Shiga toxin 2 (Stx2) is a major virulence factor in gastrointestinal diseases caused by Escherichia coli. Although Stx2a (prototypical Stx2) is well-studied, all seven subtypes of Stx2 have been associated with disease in mammals. Several subtypes of Stx2, including Stx2f, are difficult to detect immunologically.
The enzyme-linked immunosorbant assay (ELISA) is a rapid, high-throughput, quantitative immunoassay for the selective detection of target antigens. The general principle behind an ELISA is antibody mediated capture and detection of an antigen with a measurable substrate. Numerous incarnations of the ELISA have resulted in its commercialization for sensitive diagnostic applications using a variety of detection platforms. Many of these applications require a pair of antibodies necessary for the capture and detection of a specific antigen (cELISA) in defined substrates. However, the availability of cELISA for target antigens is limited and thus restricts the use of this technique for quantitative measure of antigens during discovery. Alternatively, the indirect ELISA (iELISA) requires only a single antibody directed against a target antigen that has been immobilized to a surface. Unlike the cELISA, which uses an immobilized capture antibody that can bind a native antigen in solution followed by a detector antibody that binds captured antigen, the iELISA uses an antibody the binds directly to an immobilized antigen for detection. Although the iELISA may lack the sensitivity of a cELISA, its requirement of only a single antigen specific antibody makes it a simple technique for evaluating the relative difference in the level of target protein expression between samples. However, many antibodies that work effectively to detect protein antigens in other immunoassays such as Western blotting or immunohistochemistry fail to work in microplate based iELISA. Although these alternate immunoassay methods are useful for qualitative determination of target antigens, they provide limited quantitative information, limiting the assessment of sample specific differences in protein expression. We hypothesized that protein conformation following adsorption on the plastic surface of microplates impedes antibody epitope binding and this restriction could be overcome by a short chemical denaturation step. In this report we define a rapid method to assess the utility of an antibody for iELISA application and demonstrate a significant improvement in both qualitative and quantitative protein detection after chemical denaturation using defined assay conditions.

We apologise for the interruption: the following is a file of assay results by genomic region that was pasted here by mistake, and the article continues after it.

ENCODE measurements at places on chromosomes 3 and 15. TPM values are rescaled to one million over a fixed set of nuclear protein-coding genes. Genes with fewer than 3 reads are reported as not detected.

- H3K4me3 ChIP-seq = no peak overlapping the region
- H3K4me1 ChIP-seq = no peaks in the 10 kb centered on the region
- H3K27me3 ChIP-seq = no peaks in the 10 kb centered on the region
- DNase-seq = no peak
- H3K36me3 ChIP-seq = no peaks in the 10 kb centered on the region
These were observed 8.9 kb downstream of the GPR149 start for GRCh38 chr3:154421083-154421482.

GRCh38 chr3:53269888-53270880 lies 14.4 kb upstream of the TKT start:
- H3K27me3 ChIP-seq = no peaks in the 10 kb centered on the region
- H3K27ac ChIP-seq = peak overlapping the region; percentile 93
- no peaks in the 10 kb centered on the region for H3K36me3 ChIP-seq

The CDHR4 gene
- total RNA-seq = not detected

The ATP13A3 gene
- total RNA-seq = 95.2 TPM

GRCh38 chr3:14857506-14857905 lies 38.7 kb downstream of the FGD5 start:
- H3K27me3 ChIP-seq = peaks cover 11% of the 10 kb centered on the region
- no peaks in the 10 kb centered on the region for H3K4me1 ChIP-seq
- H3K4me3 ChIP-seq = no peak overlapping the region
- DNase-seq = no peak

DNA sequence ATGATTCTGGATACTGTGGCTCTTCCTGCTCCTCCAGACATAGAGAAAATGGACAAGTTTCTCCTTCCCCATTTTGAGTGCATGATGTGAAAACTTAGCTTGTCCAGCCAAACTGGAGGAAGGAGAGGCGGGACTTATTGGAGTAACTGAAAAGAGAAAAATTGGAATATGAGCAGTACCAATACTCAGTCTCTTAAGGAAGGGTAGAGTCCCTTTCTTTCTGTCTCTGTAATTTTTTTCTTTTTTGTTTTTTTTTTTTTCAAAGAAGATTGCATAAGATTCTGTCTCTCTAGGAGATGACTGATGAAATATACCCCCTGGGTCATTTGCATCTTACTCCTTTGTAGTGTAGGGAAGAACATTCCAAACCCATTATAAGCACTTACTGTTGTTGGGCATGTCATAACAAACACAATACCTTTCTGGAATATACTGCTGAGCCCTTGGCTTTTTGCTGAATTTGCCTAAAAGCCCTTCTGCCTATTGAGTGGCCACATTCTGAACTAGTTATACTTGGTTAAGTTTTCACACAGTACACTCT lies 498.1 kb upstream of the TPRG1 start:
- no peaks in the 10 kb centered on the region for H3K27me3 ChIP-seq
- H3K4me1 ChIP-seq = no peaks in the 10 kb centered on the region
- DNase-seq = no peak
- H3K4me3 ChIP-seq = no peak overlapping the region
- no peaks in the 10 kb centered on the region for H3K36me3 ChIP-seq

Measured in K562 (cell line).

Non-toxic derivatives of botulinum neurotoxin A (BoNT/A) have potential use as neuron-targeting delivery vehicles, and as reagents to study intracellular trafficking. We have designed and expressed an atoxic derivative of BoNT/A (BoNT/A ad) as a full-length 150 kDa molecule consisting of a 50 kDa light chain (LC) and a 100 kDa heavy chain (HC) joined by a disulfide bond and rendered atoxic through the introduction of metalloprotease-inactivating point mutations in the light chain. Studies in neuronal cultures demonstrated that BoNT/A ad cannot cleave synaptosomal-associated protein 25 (SNAP25), the substrate of wt BoNT/A, and that it effectively competes with wt BoNT/A for binding to endogenous neuronal receptors. In vitro and in vivo studies indicate accumulation of BoNT/A ad at the neuromuscular junction of the mouse diaphragm. Immunoprecipitation studies indicate that the LC of BoNT/A ad forms a complex with SNAP25 present in the neuronal cytosolic fraction, demonstrating that the atoxic LC retains the SNAP25 binding capability of the wt toxin. Toxicity of BoNT/A ad was found to be reduced approximately 100,000-fold relative to wt BoNT/A.
Prion diseases are fatal, neurodegenerative illnesses caused by the accumulation of PrP(Sc), an aberrantly folded isoform of the normal, cellular prion protein. Detection of PrP(Sc) commonly relies on immunochemical methods, a strategy hampered by the lack of Abs specific for this disease-causing isoform. In this article, we report the generation of eight mAbs against prion protein (PrP) following immunization of Prnp-null mice with rPrP. The eight mAbs exhibited distinct differential binding to cellular prion protein and PrP(Sc) from different species as well as PrP-derived synthetic peptides. Five of the eight mAbs exhibited binding to discontinuous PrP epitopes, all of which were disrupted by the addition of 2-ME or DTT, which reduced the single disulfide bond found in PrP. One mAb F20-29 reacted only with human PrP, whereas the F4-31 mAb bound bovine PrP; the K(D) values for mAbs F4-31 and F20-29 were ~500 pM. Binding of all five conformation-dependent mAbs to PrP was inhibited by 2-ME in ELISA, Western blots, and histoblots. One conformation-dependent mAb F4-31 increased the sensitivity of an ELISA-based test by nearly 500-fold when it was used as the capture Ab. These new conformation-dependent mAbs were found to be particularly useful in histoblotting studies, in which the low backgrounds after treatment with 2-ME created unusually high signal-to-noise ratios.